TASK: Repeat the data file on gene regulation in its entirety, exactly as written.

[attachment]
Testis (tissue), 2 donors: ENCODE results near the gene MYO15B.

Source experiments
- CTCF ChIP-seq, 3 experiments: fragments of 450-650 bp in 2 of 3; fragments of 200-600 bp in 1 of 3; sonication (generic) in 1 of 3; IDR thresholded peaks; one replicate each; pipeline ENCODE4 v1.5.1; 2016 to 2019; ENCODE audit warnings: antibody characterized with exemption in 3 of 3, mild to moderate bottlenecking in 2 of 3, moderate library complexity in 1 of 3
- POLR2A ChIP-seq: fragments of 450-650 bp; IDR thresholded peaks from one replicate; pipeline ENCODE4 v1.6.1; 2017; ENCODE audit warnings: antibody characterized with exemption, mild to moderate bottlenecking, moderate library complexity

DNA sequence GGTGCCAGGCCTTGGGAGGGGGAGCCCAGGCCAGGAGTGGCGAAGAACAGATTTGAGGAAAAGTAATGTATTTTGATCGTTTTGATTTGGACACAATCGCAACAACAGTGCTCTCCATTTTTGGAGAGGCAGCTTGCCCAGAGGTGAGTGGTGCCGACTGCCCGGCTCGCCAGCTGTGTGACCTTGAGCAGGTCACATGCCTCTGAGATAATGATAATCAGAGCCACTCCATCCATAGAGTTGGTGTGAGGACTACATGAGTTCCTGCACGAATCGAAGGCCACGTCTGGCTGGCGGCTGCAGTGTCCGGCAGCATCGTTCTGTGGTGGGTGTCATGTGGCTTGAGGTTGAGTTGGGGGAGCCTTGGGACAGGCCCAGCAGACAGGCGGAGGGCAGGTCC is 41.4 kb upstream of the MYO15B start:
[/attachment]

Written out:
Testis (tissue), 2 donors: ENCODE results near the gene MYO15B.

Source experiments
- CTCF ChIP-seq, 3 experiments: fragments of 450-650 bp in 2 of 3; fragments of 200-600 bp in 1 of 3; sonication (generic) in 1 of 3; IDR thresholded peaks; one replicate each; pipeline ENCODE4 v1.5.1; 2016 to 2019; ENCODE audit warnings: antibody characterized with exemption in 3 of 3, mild to moderate bottlenecking in 2 of 3, moderate library complexity in 1 of 3
- POLR2A ChIP-seq: fragments of 450-650 bp; IDR thresholded peaks from one replicate; pipeline ENCODE4 v1.6.1; 2017; ENCODE audit warnings: antibody characterized with exemption, mild to moderate bottlenecking, moderate library complexity

DNA sequence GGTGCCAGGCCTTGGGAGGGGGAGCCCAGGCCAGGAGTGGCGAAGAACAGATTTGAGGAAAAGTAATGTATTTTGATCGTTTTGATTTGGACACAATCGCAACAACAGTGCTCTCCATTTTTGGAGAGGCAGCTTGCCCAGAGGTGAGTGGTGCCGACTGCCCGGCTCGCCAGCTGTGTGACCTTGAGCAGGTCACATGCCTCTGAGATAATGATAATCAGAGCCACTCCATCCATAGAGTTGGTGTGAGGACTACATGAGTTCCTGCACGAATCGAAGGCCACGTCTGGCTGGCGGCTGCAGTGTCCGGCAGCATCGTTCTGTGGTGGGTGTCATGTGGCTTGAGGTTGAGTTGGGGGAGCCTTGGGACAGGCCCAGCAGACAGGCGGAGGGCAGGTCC is 41.4 kb upstream of the MYO15B start: